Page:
‘Damon Zucconi: Windows in Progress’ at JTT

Courtesy the artist and JTT
Courtesy the artist and JTT
Courtesy the artist and JTT

Looking in a mirror, you may suppose that your image has been flipped from left to right over an axis dropped from the top of your head. In fact it’s flipped from back to front, and the axis hangs between image and viewer. To demonstrate this, Damon Zucconi takes a 28-inch-square sheet of Plike, a plastic-impregnated archival paper, and prints each side with four complementary colors filling the four corners, turns the Plike 45 degrees and folds its corners over the edges of a 24-inch-square sheet of window glass. Printing the same colors in the same order on each side means that it’s a red flap folding over a green square, a green over a red, and so on. The result, Tetradic Edit, is at once a counterfeit piece of Minimalist art that functions as a genuine piece of Minimalist art and an elegant diagram of the inadequacies of language. The ordinarily irritating propensity of glass to turn mirror when hung against something opaque is co-opted into the mechanism, along with any number of Jacques Lacans and Roland Barthes; another version of Tetradic Edit, this one with the paler-than-pale tints of an Agnes Martin, is like a depersonalizing arrow looping into self reflection. But calling the piece a diagram does it an injustice. On its face a scientific demonstration that mind and matter are like apples and oranges, Tetradic Edit leaves a more mystical sense of the inherent upper limits of the human imagination like an afterimage on the gallery’s fluorescent-lit white walls.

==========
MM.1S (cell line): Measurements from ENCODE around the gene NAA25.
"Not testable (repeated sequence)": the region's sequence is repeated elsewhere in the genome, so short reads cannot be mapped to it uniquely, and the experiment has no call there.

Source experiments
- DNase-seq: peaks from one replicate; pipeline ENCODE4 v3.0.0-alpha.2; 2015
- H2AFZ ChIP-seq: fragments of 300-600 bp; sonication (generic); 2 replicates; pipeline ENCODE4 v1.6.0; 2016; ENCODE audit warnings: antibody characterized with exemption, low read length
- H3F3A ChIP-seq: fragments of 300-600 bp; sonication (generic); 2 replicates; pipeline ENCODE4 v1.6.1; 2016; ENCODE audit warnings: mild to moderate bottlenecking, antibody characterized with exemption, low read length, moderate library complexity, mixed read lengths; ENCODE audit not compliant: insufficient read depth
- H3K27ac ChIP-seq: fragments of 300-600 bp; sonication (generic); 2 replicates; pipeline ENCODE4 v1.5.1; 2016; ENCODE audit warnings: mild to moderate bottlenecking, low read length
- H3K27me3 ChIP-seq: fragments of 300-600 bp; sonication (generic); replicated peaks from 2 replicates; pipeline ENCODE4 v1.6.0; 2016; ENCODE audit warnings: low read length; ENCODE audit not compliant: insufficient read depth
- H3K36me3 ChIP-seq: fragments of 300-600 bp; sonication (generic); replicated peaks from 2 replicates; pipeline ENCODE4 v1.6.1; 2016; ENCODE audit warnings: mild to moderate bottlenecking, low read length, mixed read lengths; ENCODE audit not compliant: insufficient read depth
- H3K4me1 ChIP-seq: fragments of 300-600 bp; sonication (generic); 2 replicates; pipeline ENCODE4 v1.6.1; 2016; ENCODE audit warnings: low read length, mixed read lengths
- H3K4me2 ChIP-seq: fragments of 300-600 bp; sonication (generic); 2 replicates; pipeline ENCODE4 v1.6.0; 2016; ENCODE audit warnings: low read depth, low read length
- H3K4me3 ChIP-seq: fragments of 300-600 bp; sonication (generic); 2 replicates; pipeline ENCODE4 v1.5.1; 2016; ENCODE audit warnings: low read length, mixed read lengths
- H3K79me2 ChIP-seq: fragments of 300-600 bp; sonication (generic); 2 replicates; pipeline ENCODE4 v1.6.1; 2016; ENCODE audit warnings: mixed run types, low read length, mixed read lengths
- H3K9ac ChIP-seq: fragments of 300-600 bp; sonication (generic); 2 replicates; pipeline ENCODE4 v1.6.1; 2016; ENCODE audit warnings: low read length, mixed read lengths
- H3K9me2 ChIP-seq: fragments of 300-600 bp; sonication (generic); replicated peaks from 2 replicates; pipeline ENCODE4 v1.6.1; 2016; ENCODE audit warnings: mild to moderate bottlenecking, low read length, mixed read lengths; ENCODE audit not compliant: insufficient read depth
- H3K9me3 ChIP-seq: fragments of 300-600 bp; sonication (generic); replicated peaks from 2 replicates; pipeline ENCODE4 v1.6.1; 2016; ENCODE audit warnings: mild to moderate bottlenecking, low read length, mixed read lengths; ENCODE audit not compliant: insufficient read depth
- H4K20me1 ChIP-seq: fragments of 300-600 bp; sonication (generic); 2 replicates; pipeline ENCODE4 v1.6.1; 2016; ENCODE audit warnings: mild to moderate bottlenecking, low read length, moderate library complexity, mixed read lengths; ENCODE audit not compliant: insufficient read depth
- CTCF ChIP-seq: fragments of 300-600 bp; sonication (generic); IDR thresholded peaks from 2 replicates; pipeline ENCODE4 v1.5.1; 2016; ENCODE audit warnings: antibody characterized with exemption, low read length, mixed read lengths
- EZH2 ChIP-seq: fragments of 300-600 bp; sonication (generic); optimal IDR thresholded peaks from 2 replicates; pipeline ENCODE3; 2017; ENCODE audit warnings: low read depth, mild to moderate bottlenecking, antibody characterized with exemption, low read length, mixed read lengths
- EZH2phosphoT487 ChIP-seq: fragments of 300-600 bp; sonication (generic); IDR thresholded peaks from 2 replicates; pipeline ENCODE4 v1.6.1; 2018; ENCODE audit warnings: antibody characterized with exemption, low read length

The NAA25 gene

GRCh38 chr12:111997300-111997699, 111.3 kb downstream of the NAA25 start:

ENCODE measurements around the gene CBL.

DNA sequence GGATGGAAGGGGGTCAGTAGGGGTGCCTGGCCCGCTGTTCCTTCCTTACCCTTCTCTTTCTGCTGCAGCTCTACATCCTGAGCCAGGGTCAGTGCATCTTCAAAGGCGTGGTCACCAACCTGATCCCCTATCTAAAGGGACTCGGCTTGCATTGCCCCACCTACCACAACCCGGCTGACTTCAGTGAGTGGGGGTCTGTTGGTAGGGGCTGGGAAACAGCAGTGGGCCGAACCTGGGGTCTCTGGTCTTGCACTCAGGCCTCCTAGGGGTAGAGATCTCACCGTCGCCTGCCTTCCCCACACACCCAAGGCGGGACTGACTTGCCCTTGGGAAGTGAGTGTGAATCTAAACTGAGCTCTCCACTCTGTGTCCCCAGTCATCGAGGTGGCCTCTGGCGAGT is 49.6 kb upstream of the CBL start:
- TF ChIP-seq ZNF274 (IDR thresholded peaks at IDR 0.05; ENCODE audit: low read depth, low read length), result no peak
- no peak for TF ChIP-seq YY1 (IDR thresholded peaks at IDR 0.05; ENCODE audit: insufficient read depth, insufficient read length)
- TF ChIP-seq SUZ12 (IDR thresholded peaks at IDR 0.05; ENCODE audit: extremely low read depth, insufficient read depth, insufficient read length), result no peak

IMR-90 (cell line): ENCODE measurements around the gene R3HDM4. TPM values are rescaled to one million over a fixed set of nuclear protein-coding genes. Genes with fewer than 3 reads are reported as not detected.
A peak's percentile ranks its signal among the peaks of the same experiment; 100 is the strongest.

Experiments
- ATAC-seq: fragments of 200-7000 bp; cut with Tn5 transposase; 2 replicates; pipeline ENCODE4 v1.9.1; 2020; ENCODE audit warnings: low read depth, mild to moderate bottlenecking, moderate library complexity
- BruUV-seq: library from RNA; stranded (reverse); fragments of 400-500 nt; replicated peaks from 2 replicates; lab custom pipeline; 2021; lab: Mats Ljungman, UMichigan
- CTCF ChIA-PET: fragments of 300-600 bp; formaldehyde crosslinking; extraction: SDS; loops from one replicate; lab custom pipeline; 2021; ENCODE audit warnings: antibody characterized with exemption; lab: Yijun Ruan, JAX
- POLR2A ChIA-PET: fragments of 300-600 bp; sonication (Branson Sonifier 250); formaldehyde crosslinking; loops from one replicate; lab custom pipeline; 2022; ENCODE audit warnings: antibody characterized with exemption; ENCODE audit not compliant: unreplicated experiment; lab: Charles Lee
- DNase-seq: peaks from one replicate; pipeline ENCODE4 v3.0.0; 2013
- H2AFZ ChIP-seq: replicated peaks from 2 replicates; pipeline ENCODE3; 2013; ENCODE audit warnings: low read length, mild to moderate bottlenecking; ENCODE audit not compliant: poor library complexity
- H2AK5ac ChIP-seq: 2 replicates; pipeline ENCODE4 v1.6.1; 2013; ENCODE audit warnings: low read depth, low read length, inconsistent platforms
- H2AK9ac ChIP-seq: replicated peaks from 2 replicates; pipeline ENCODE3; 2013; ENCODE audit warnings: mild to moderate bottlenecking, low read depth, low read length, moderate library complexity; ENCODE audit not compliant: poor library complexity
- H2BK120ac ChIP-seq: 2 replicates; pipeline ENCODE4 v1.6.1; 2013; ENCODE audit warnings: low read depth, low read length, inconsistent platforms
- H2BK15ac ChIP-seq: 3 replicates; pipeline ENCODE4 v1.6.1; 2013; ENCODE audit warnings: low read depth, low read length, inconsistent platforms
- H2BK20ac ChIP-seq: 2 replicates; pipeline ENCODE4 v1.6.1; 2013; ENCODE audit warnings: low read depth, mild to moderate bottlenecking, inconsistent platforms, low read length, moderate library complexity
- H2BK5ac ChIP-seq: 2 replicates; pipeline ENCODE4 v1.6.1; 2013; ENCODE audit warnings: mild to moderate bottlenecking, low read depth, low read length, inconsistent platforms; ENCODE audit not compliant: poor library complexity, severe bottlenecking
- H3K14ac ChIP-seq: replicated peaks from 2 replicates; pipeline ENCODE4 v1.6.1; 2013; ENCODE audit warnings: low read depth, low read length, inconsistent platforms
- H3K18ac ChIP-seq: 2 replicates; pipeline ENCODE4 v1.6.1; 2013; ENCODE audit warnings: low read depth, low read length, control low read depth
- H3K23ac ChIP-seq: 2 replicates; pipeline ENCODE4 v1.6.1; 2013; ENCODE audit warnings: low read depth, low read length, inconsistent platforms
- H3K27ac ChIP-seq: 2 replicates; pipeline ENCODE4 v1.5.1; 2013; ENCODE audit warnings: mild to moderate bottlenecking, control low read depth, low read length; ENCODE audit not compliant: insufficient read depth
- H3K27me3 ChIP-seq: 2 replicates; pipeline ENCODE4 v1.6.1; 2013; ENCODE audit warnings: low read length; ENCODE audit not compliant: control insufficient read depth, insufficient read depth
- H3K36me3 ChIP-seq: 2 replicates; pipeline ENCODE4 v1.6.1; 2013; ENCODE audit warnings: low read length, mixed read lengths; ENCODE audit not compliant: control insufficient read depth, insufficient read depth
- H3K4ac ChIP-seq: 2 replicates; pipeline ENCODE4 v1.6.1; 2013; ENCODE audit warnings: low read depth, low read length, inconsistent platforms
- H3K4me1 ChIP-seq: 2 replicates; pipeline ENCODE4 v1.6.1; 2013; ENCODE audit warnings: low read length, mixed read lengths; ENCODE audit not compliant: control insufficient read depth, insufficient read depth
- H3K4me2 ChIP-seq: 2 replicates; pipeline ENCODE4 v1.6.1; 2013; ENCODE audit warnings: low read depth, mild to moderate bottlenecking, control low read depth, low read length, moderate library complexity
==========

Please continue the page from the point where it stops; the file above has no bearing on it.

A yearning for the kind of steady timelessness easily achieved by any cave painting of a bison has attended writing from its very beginnings, but failing that, we settle for making it reversible—with clay tablets, palimpsests or a Brother electric typewriter. Complementing the Tetradic Edits are four text pieces, each titled Corrasable after the brand name of a mid-century erasable typing paper on which Mr. Zucconi picks out phrases in the “Arpabet,” a phonetic transcription code developed by DARPA for speech synthesizers. “I know it’s all been done before,” says one, rendered back into English, but “I want to do it again.” Language and image converge when we see them both fail in the same way. (Through June 9, 2013)

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